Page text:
Skiing can be enjoyed in many ways. At ski areas you may see people using alpine, snowboard, telemark, cross country and other specialized ski equipment, such as that used by disabled or other skiers. Regardless of how you decide to enjoy the slopes, always show courtesy to others and be aware that there are elements of risk in skiing that common sense and personal awareness can help reduce. Observe the code listed below and share with other skiers the responsibility for a great skiing experience. 


  • Always stay in control, and be able to stop or avoid other people or objects.
  • People ahead of you have the right of way. It is your responsibility to avoid them.
  • You must not stop where you obstruct a trail, or are not visible from above.
  • Whenever starting downhill or merging into a trail, look uphill and yield to others.
  • Always use devices to help prevent runaway equipment.
  • Observe all posted signs and warnings. Keep off closed trails and out of closed areas.
  • Prior to using any lift, you must have the knowledge and ability to load, ride and unload safely.


This is a partial list. Be safety conscious.  Officially endorsed by: NATIONAL SKI AREAS ASSOCIATION.


Mt. Bachelor employs a team of more than 30 professional patrollers. Most Pro Patrollers are EMT’s trained in avalanche safety, use of explosives, rope rescue, toboggan handling wilderness response and more. On weekends, in partnership with approximately 60 volunteer National Ski Patrollers, the teams work together to open and close the mountain, determine trail safety and assist anyone who becomes injured. After storms, our Pro Patrol unit conducts avalanche control and are the communication liaisons in the event of an operational irregularity.

In case of an on-hill emergency call Ski Patrol Dispatch at 541-693-0911 .

Visit the Mt. Bachelor National Ski Patrol at


Please Respect Avalanche Closure Areas.

Mt. Bachelor maintains a snow safety program throughout the operating season in the interest of the overall public and employee safety. This program consists of avalanche forecasting, monitoring known avalanche hazard areas, avalanche control, and protection methods. Mt. Bachelor follows a rescue plan, offers training and continual education of patrol personnel and other employees, special interest groups, and the general public in avalanche safety and awareness.

How to avoid getting caught in an avalanche:

  • Pick the right day. Recent wind, snow, rain and rapid or prolonged thaw are signs of danger.
  • Be alert for recent natural avalanches,” whoomping” sounds and shooting cracks. These are signs of an unstable snowpack.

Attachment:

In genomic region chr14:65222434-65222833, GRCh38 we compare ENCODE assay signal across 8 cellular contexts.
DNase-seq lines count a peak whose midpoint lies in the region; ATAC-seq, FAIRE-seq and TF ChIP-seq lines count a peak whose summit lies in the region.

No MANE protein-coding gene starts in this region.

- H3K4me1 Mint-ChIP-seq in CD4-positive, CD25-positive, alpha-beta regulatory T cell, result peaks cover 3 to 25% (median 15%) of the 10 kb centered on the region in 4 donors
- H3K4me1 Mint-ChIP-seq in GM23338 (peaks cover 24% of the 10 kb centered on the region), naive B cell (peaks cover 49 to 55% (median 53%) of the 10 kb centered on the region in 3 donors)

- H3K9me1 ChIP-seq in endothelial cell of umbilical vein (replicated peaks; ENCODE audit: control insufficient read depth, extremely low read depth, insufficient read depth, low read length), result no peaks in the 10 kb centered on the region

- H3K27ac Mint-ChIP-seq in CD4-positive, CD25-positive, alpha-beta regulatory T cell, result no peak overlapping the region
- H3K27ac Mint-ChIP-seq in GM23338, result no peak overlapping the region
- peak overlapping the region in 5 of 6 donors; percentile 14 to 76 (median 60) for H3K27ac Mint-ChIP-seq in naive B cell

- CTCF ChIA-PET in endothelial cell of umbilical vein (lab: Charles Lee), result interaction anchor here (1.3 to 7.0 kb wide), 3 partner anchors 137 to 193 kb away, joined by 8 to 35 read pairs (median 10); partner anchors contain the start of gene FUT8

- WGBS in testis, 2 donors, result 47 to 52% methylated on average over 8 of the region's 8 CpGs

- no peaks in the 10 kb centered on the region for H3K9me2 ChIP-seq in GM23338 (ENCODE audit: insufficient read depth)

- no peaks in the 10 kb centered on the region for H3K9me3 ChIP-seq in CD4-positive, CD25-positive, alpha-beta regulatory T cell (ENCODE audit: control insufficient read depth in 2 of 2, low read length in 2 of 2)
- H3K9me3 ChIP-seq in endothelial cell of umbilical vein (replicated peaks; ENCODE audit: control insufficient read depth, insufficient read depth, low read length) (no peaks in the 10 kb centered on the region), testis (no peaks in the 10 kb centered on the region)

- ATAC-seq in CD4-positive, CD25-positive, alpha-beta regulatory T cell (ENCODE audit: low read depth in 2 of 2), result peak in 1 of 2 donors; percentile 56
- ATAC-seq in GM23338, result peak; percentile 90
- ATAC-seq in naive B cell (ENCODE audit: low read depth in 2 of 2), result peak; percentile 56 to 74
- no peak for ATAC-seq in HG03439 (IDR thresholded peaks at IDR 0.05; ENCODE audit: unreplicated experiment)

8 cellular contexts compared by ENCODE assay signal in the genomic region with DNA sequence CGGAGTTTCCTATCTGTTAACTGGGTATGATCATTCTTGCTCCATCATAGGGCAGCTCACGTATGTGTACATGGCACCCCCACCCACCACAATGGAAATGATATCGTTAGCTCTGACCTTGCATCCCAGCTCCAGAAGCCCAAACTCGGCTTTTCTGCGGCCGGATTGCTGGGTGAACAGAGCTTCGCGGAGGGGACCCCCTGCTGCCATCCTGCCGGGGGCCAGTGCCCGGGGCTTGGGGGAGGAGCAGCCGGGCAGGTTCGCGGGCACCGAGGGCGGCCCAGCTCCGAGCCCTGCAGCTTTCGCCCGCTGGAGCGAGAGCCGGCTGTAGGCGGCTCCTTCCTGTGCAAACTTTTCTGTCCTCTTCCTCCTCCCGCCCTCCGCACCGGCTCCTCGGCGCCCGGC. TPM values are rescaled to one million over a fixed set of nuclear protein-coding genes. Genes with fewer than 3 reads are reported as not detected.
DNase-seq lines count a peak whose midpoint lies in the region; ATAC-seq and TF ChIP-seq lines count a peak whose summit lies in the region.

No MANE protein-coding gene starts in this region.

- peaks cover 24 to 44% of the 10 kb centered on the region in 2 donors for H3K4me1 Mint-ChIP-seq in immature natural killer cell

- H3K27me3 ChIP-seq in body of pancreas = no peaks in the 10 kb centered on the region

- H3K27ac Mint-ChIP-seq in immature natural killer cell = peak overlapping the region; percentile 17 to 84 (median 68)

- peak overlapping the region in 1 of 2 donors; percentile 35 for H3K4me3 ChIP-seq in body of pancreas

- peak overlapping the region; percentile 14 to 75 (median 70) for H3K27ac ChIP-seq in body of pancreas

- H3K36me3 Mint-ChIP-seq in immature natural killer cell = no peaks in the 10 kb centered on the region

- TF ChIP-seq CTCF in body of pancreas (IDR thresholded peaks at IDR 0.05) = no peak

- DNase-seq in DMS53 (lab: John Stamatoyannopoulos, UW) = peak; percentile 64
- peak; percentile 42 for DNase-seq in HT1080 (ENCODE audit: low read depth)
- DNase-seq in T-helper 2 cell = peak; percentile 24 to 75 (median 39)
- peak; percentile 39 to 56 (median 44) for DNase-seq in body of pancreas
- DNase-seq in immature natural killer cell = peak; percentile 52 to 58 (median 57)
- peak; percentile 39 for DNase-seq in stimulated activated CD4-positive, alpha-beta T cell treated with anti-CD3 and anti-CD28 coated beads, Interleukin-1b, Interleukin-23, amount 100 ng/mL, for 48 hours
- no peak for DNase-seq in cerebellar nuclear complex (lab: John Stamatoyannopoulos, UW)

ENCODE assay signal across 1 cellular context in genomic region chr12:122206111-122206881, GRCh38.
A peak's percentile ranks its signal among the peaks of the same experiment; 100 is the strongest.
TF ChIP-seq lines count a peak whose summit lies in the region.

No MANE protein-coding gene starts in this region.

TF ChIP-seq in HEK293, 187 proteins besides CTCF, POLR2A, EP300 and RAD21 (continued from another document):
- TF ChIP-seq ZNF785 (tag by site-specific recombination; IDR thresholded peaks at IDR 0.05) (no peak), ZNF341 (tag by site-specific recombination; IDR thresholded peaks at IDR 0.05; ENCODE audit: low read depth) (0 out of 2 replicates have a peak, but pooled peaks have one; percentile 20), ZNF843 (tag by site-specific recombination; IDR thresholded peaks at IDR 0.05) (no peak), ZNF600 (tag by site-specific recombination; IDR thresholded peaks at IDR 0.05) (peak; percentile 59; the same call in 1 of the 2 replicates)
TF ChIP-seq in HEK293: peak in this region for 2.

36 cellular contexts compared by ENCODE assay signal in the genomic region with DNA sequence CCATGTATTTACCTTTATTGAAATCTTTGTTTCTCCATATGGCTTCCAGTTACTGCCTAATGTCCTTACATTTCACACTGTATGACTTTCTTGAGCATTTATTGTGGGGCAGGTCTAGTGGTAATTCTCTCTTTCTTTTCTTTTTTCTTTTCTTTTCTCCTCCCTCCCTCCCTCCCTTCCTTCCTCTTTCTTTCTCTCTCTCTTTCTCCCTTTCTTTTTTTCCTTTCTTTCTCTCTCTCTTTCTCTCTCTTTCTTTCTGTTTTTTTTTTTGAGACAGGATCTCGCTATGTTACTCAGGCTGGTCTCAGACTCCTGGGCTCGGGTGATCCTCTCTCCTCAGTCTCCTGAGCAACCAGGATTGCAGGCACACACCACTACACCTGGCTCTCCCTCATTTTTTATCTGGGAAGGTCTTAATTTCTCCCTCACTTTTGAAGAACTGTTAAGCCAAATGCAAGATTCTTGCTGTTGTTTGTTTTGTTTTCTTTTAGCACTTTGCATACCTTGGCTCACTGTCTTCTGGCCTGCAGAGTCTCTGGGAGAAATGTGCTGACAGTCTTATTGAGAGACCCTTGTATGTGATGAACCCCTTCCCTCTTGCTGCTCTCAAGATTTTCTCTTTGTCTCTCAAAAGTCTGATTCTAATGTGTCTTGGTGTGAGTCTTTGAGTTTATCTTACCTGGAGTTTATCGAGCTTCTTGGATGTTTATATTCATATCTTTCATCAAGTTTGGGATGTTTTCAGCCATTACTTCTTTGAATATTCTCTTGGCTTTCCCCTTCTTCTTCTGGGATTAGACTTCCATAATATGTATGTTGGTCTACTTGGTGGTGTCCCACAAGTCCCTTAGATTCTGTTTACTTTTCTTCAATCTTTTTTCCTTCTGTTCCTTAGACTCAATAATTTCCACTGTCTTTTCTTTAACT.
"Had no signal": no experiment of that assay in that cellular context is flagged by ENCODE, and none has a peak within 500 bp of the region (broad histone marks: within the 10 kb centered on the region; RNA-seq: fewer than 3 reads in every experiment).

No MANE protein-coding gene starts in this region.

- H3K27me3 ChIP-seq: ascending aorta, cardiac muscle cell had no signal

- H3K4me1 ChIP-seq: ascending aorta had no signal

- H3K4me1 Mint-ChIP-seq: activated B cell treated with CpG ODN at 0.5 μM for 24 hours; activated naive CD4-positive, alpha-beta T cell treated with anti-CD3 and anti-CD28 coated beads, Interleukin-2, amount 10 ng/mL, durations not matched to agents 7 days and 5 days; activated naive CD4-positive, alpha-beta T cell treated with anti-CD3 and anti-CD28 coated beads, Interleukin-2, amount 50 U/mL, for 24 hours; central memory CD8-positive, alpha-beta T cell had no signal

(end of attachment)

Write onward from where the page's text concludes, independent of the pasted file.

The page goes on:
• When you are in terrain steeper than 30 degrees, always travel one at a time while others watch from a safe location.
  • Travel on the windward side of ridges. Never stop on or below steep slopes and cornices.
  • Avoid terrain traps such as gullies, where even small avalanches can pile up deeply.

Mt. Bachelor is equipped with the RECCO avalanche rescue system.

Please also be aware that when avalanche reduction work is being performed, the use of explosive devices will create a loud, booming noise with each detonation.

Mt. Bachelor Beacon Training Park

Mt. Bachelor is excited to host a FREE Beacon Training Park near the base of Red Chair adjacent to the West Village Parking lot. We welcome everyone to come practice beacon skills in a safe, educational and fun environment. Come test your skills and stay safe when exploring the back-country.

Mt. Bachelor Avalanche Dog Program

Mt. Bachelor’s Avalanche Dog Program is one we are proud to uphold. Our dogs join their handlers on the mountain every day for continued training and conditioning. These specially trained dogs are skilled in locating victims beneath the snow after a slide. They are also very skilled in locating snacks!

You can support the Avalanche Rescue Dogs by purchasing a T-Shirt at the top of the Pine Marten lift. All proceeds go directly towards the purchase of food, insurance and certification programs for the dogs. Receive three (3) Avalanche Dog trading cards with your purchase! These cards list the skier responsibility code or the avalanche safety code on the back and are terrific for kids, new skiers and veterans!